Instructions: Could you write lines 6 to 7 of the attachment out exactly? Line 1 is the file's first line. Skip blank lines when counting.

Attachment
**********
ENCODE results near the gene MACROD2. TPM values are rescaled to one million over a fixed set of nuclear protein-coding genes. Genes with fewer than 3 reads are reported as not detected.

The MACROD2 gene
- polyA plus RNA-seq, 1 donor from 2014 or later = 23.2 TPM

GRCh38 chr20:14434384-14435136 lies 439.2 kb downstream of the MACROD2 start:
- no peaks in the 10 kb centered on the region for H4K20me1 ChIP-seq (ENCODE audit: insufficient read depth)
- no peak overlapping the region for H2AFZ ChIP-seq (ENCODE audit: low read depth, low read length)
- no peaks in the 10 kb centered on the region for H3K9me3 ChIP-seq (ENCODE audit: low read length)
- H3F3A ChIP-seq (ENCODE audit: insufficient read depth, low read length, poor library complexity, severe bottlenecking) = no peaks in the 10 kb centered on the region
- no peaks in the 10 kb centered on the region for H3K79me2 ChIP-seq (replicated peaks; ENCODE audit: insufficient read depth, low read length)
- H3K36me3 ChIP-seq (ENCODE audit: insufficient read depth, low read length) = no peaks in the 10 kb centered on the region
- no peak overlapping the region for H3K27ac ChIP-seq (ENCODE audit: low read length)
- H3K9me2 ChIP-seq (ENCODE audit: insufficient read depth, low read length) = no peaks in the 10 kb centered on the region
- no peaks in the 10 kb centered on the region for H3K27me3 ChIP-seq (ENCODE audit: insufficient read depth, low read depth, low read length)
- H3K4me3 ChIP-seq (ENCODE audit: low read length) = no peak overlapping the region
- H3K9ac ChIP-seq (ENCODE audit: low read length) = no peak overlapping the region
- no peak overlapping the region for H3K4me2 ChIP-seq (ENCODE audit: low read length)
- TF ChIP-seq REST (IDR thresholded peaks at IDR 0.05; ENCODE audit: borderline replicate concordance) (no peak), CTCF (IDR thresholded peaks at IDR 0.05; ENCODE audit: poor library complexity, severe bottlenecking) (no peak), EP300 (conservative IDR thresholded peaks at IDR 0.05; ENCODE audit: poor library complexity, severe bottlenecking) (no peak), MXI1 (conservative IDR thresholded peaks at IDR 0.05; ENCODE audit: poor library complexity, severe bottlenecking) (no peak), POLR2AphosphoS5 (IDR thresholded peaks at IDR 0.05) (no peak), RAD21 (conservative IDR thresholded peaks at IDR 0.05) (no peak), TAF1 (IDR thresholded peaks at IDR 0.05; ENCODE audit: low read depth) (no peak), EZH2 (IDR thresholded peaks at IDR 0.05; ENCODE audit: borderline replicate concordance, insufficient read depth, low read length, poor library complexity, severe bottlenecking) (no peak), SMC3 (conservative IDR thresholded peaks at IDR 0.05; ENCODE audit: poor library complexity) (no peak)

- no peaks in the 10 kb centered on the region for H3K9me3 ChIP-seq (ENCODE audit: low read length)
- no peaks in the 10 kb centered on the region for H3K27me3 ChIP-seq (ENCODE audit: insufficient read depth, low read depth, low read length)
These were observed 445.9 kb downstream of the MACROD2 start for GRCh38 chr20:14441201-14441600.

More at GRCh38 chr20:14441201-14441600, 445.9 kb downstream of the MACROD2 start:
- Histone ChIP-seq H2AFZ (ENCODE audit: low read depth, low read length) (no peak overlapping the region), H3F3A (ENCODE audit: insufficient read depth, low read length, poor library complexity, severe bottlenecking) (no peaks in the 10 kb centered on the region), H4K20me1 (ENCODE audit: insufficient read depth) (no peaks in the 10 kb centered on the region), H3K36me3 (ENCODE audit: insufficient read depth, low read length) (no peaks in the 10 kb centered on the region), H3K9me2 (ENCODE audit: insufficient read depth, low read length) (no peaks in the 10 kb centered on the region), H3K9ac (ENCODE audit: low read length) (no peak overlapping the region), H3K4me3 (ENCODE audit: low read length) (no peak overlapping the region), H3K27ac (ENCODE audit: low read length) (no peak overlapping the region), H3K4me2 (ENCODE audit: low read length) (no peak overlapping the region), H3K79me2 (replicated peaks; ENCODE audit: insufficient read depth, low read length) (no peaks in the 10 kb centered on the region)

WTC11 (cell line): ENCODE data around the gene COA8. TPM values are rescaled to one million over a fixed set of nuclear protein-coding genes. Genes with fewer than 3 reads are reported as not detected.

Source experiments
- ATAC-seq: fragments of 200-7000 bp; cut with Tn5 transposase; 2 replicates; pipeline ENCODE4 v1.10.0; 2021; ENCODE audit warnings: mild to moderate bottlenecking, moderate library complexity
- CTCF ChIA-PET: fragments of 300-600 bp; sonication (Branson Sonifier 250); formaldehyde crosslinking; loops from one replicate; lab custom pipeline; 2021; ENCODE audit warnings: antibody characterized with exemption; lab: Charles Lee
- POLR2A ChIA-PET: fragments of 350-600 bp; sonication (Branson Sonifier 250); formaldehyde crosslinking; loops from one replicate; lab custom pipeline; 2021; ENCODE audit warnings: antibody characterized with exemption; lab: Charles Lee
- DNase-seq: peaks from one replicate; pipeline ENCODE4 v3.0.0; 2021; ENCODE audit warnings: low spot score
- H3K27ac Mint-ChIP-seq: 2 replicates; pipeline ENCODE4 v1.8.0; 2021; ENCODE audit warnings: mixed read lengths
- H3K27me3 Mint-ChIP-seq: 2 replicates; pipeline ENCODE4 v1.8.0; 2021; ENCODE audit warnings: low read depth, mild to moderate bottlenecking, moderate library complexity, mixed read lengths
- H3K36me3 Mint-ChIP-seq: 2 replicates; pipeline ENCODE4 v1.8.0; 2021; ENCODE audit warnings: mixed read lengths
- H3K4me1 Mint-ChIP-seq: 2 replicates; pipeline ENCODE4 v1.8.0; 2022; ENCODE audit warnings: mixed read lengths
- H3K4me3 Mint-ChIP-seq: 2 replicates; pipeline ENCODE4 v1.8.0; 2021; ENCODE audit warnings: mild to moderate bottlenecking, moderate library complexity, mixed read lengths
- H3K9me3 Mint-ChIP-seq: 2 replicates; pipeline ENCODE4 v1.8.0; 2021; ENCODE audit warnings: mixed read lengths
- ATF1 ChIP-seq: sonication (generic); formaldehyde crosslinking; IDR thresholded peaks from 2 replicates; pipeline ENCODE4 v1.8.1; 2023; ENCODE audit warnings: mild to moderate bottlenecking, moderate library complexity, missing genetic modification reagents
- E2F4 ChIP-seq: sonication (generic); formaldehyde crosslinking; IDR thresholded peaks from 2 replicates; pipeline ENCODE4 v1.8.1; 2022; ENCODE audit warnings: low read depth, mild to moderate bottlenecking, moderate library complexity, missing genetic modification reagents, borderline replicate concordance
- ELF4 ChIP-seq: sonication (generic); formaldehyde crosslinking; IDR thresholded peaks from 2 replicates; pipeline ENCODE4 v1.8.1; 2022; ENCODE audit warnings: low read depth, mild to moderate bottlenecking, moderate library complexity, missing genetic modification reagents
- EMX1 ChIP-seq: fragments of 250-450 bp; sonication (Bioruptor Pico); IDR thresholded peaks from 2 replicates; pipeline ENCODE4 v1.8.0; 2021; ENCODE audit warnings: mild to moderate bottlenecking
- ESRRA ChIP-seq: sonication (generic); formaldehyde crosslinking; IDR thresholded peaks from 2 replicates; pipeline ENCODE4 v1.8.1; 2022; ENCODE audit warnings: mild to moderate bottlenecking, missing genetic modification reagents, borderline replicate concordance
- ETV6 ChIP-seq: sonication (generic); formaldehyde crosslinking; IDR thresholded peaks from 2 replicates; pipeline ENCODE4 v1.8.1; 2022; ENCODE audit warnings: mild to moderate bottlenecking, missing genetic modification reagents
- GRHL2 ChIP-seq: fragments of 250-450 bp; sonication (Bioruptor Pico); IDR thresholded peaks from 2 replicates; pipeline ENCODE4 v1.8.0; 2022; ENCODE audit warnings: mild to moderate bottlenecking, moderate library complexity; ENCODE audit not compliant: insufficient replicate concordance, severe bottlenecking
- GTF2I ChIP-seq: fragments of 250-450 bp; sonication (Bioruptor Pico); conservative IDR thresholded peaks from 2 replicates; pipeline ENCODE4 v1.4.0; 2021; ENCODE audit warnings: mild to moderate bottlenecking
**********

- no peak overlapping the region for H2AFZ ChIP-seq (ENCODE audit: low read depth, low read length)
- no peaks in the 10 kb centered on the region for H3K9me3 ChIP-seq (ENCODE audit: low read length)